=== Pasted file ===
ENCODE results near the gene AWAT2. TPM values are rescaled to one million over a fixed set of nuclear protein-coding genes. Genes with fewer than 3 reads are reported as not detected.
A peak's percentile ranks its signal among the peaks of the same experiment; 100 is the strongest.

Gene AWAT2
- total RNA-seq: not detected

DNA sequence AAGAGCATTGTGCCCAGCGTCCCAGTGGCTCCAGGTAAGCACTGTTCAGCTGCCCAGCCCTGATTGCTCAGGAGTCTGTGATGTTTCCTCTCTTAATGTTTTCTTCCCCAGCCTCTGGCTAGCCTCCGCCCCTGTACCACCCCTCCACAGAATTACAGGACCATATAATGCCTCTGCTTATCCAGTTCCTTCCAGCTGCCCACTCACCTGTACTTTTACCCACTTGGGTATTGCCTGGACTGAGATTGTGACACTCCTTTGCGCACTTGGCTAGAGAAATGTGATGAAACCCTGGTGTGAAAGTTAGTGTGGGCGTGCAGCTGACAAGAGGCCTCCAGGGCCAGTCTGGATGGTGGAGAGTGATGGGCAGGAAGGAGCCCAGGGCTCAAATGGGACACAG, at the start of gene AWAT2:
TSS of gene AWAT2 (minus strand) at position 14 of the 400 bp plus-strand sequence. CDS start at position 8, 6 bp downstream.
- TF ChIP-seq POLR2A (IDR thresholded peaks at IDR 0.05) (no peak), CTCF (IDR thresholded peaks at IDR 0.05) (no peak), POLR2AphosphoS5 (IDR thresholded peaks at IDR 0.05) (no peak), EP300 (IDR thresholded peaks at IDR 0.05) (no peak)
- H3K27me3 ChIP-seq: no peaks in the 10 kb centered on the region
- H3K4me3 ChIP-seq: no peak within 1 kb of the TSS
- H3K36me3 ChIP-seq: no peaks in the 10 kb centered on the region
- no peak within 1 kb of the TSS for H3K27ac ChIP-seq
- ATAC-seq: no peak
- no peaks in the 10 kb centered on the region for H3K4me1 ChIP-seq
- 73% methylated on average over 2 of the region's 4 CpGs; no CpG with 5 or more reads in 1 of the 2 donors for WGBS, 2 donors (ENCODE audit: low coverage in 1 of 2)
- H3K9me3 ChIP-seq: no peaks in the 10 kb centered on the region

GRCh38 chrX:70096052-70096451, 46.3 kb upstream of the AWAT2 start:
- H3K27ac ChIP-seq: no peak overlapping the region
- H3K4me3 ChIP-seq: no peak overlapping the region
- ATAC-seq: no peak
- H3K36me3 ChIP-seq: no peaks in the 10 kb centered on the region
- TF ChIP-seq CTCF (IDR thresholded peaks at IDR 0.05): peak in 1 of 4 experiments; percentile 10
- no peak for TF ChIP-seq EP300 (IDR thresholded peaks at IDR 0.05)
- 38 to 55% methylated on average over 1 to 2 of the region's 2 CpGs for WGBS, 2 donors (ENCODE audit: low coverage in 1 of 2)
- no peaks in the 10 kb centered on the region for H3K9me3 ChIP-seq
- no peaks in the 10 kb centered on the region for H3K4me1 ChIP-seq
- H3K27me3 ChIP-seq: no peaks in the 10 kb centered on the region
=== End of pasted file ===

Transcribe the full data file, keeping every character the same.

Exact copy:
ENCODE results near the gene AWAT2. TPM values are rescaled to one million over a fixed set of nuclear protein-coding genes. Genes with fewer than 3 reads are reported as not detected.
A peak's percentile ranks its signal among the peaks of the same experiment; 100 is the strongest.

Gene AWAT2
- total RNA-seq: not detected

DNA sequence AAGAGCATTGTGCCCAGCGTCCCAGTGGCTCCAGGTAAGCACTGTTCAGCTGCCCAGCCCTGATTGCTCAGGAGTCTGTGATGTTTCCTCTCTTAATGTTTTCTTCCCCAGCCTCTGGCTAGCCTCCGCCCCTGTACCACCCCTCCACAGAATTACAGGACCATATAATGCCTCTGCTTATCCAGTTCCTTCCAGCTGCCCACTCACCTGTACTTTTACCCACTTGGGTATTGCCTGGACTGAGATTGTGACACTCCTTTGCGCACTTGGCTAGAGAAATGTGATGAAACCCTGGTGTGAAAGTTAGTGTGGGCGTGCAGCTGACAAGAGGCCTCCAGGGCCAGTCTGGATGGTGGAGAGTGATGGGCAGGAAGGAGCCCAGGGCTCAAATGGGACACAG, at the start of gene AWAT2:
TSS of gene AWAT2 (minus strand) at position 14 of the 400 bp plus-strand sequence. CDS start at position 8, 6 bp downstream.
- TF ChIP-seq POLR2A (IDR thresholded peaks at IDR 0.05) (no peak), CTCF (IDR thresholded peaks at IDR 0.05) (no peak), POLR2AphosphoS5 (IDR thresholded peaks at IDR 0.05) (no peak), EP300 (IDR thresholded peaks at IDR 0.05) (no peak)
- H3K27me3 ChIP-seq: no peaks in the 10 kb centered on the region
- H3K4me3 ChIP-seq: no peak within 1 kb of the TSS
- H3K36me3 ChIP-seq: no peaks in the 10 kb centered on the region
- no peak within 1 kb of the TSS for H3K27ac ChIP-seq
- ATAC-seq: no peak
- no peaks in the 10 kb centered on the region for H3K4me1 ChIP-seq
- 73% methylated on average over 2 of the region's 4 CpGs; no CpG with 5 or more reads in 1 of the 2 donors for WGBS, 2 donors (ENCODE audit: low coverage in 1 of 2)
- H3K9me3 ChIP-seq: no peaks in the 10 kb centered on the region

GRCh38 chrX:70096052-70096451, 46.3 kb upstream of the AWAT2 start:
- H3K27ac ChIP-seq: no peak overlapping the region
- H3K4me3 ChIP-seq: no peak overlapping the region
- ATAC-seq: no peak
- H3K36me3 ChIP-seq: no peaks in the 10 kb centered on the region
- TF ChIP-seq CTCF (IDR thresholded peaks at IDR 0.05): peak in 1 of 4 experiments; percentile 10
- no peak for TF ChIP-seq EP300 (IDR thresholded peaks at IDR 0.05)
- 38 to 55% methylated on average over 1 to 2 of the region's 2 CpGs for WGBS, 2 donors (ENCODE audit: low coverage in 1 of 2)
- no peaks in the 10 kb centered on the region for H3K9me3 ChIP-seq
- no peaks in the 10 kb centered on the region for H3K4me1 ChIP-seq
- H3K27me3 ChIP-seq: no peaks in the 10 kb centered on the region